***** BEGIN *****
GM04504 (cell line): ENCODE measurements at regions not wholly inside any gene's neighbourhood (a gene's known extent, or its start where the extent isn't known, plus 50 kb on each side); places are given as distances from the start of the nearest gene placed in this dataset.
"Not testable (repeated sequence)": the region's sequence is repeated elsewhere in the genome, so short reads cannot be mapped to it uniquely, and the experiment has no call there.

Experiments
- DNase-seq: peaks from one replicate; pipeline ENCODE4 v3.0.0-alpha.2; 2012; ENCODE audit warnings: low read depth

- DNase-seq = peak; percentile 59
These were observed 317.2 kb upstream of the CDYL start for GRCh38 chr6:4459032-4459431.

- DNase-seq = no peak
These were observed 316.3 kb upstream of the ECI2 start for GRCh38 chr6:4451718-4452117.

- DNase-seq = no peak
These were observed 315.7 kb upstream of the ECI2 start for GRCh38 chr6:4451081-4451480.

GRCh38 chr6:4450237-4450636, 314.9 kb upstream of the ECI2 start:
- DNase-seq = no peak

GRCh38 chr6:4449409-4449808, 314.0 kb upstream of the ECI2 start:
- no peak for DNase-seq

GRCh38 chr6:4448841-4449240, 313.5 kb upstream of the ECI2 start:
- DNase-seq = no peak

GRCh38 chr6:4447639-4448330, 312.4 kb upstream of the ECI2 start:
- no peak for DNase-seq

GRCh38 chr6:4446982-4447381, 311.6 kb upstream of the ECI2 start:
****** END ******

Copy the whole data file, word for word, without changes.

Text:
GM04504 (cell line): ENCODE measurements at regions not wholly inside any gene's neighbourhood (a gene's known extent, or its start where the extent isn't known, plus 50 kb on each side); places are given as distances from the start of the nearest gene placed in this dataset.
"Not testable (repeated sequence)": the region's sequence is repeated elsewhere in the genome, so short reads cannot be mapped to it uniquely, and the experiment has no call there.

Experiments
- DNase-seq: peaks from one replicate; pipeline ENCODE4 v3.0.0-alpha.2; 2012; ENCODE audit warnings: low read depth

- DNase-seq = peak; percentile 59
These were observed 317.2 kb upstream of the CDYL start for GRCh38 chr6:4459032-4459431.

- DNase-seq = no peak
These were observed 316.3 kb upstream of the ECI2 start for GRCh38 chr6:4451718-4452117.

- DNase-seq = no peak
These were observed 315.7 kb upstream of the ECI2 start for GRCh38 chr6:4451081-4451480.

GRCh38 chr6:4450237-4450636, 314.9 kb upstream of the ECI2 start:
- DNase-seq = no peak

GRCh38 chr6:4449409-4449808, 314.0 kb upstream of the ECI2 start:
- no peak for DNase-seq

GRCh38 chr6:4448841-4449240, 313.5 kb upstream of the ECI2 start:
- DNase-seq = no peak

GRCh38 chr6:4447639-4448330, 312.4 kb upstream of the ECI2 start:
- no peak for DNase-seq

GRCh38 chr6:4446982-4447381, 311.6 kb upstream of the ECI2 start: